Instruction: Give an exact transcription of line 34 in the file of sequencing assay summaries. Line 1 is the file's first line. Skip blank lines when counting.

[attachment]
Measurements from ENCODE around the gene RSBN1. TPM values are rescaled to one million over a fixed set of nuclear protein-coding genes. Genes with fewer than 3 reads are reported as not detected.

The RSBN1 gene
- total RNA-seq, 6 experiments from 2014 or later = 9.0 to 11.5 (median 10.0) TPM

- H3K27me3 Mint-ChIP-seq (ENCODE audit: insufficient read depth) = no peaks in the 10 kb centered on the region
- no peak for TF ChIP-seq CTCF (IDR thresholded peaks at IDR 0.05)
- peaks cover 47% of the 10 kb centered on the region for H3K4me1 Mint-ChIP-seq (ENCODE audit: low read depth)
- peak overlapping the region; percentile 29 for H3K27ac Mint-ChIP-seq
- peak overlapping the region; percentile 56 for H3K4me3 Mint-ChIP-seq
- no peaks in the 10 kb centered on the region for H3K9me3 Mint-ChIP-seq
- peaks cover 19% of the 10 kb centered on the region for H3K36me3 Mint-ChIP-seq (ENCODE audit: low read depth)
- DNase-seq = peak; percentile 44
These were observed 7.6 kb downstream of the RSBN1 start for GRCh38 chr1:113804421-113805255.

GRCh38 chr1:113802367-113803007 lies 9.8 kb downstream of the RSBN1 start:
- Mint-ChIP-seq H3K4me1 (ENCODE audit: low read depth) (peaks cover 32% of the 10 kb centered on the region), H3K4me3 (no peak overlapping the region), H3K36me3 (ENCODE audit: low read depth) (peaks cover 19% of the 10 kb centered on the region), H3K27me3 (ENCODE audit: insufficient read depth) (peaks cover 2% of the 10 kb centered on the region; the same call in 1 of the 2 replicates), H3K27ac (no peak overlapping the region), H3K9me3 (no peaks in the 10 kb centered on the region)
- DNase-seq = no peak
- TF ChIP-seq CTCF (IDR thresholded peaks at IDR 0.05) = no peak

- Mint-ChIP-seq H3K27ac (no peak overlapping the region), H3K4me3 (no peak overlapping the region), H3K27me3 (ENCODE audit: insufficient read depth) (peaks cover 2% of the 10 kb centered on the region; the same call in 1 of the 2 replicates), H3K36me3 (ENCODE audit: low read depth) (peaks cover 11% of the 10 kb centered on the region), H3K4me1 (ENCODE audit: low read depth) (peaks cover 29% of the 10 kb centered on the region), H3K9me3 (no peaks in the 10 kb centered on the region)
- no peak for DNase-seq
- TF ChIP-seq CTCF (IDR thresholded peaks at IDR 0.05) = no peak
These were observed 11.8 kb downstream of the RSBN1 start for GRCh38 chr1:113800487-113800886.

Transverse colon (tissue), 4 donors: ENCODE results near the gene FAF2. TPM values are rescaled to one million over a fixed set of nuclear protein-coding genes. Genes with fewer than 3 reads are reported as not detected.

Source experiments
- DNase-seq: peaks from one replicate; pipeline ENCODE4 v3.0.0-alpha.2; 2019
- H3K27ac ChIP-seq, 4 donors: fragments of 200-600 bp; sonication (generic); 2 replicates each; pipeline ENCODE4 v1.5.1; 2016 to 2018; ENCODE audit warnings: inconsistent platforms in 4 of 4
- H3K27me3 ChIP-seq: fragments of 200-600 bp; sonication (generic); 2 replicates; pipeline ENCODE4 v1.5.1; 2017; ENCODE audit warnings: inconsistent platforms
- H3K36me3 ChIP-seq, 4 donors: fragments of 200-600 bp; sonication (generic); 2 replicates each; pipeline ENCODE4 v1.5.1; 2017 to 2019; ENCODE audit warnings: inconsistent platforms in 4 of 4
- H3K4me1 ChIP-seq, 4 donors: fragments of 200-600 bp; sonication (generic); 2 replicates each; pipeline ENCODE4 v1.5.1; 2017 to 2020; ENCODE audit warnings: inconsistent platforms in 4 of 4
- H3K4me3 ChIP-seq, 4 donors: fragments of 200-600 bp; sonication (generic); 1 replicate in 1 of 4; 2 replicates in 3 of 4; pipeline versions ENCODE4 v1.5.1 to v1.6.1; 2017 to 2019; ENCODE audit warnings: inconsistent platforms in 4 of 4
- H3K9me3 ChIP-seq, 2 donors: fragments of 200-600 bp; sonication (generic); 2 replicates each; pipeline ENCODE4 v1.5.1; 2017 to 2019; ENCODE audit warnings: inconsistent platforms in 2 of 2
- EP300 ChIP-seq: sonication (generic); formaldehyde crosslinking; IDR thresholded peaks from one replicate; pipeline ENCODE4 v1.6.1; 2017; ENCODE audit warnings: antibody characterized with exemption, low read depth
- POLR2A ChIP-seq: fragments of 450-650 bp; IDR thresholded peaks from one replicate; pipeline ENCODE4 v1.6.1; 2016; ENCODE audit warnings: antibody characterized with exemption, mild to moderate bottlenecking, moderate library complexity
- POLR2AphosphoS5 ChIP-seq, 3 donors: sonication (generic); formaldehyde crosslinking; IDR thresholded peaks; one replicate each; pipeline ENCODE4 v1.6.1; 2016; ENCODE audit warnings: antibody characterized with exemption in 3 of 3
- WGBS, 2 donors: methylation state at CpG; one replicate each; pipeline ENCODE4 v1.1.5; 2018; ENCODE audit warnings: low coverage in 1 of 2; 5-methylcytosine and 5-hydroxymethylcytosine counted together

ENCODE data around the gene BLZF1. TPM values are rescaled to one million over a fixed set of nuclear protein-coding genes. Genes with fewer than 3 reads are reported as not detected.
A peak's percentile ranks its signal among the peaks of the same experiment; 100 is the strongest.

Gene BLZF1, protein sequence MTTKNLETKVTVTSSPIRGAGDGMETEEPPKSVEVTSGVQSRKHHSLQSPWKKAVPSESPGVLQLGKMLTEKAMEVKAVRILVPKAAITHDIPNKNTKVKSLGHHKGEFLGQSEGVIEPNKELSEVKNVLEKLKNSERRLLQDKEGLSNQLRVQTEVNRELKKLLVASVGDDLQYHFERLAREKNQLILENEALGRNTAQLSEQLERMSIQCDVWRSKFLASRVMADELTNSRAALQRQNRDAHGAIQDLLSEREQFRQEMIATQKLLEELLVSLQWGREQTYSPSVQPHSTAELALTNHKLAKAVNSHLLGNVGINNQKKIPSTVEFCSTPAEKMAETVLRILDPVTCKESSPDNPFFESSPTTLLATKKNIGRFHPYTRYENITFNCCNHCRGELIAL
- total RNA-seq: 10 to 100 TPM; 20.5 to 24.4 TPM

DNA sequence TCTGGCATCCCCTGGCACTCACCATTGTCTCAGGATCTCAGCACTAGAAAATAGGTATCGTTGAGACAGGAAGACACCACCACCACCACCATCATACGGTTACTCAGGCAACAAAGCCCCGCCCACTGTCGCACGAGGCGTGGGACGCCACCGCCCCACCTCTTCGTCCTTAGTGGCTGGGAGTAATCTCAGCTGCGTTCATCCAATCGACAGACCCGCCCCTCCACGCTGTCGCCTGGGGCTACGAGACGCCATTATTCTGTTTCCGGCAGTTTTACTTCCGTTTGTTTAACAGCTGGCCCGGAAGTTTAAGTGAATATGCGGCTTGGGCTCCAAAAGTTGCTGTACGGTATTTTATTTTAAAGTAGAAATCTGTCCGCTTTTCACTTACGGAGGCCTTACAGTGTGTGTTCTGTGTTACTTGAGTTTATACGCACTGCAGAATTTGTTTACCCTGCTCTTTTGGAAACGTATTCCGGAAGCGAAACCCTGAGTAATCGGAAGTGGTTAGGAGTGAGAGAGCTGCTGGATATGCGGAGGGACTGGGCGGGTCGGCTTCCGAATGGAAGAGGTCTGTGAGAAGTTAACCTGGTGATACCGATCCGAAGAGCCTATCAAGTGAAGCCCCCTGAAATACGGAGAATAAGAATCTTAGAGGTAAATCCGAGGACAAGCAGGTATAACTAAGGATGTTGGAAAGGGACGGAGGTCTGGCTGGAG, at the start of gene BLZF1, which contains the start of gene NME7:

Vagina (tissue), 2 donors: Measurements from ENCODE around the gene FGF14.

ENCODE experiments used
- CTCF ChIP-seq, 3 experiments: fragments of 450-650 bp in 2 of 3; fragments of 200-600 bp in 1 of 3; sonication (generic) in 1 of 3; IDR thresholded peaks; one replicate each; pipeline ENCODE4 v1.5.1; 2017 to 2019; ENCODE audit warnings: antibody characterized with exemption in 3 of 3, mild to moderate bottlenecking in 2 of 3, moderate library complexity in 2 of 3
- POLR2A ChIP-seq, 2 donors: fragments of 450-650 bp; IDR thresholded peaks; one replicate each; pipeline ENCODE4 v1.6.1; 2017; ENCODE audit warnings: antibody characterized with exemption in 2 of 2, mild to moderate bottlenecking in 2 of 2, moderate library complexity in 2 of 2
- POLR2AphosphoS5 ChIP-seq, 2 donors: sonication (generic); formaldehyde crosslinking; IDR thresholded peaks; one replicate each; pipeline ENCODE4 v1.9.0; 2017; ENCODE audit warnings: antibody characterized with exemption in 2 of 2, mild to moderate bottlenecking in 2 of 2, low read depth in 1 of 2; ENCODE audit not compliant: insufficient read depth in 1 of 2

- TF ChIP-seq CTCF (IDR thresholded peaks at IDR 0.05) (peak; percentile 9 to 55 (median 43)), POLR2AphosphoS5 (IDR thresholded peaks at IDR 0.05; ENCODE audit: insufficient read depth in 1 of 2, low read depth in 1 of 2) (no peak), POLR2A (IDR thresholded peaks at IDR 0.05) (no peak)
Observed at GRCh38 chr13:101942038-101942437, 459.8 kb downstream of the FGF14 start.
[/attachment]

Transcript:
ENCODE data around the gene BLZF1. TPM values are rescaled to one million over a fixed set of nuclear protein-coding genes. Genes with fewer than 3 reads are reported as not detected.